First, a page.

<format> in Visual Studio 2019 version 16.10

Charlie Barto

C++20 adds a new text formatting facility to the standard library, designed primarily to replace snprintf and friends with a fast and type safe interface. The standardized library is based on the existing {fmt} library, so users of that library will feel at home.

Before diving into how std::format works I want to thank Victor Zverovich, Elnar Dakeshov, Casey Carter, and miscco, all of whom made substantial contributions to this feature, and were the reason why we could complete it so quickly.


To start using <format> you just need to be using Visual Studio 2019 version 16.10 or later and you need to be compiling with /std:c++latest. You can get the latest Visual Studio preview here.

The simplest and most common way to use <format> is to call:

template<class... Args>
string format(string_view fmt, const Args&... args);

fmt is the format-string and args are the things you’d like to format. The format string consists of some text interspersed with curly brace delimited replacement fields. For example: "Format arguments: {} {}!" is a format string for formatting two arguments. Each replacement field corresponds to the next argument passed. So std::format("Format arguments {} {}!", 2, 1) would produce the string "Format arguments 2 1!"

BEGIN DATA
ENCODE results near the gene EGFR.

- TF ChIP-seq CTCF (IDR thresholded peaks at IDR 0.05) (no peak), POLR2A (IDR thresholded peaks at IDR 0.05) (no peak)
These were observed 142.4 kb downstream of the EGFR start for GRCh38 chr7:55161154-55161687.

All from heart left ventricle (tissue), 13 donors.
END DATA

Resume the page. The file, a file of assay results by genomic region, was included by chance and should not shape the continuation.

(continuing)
Format strings can also contain numbered replacement fields, for example "Format arguments {1} {0}!". These refer to the numbered argument passed in, starting from zero. Numbered and un-numbered (automatic) replacement fields can not be mixed in the same format string.

There are all sorts of modifiers you can use to change the way a particular parameter is formatted. These are called “format specifiers” and are specified in the replacement field like so: std::format("{:<specifiers>}", <arg>). Let’s look at an example that has one of everything.

std::format("{:🐱^+#12.4La}", 4.f);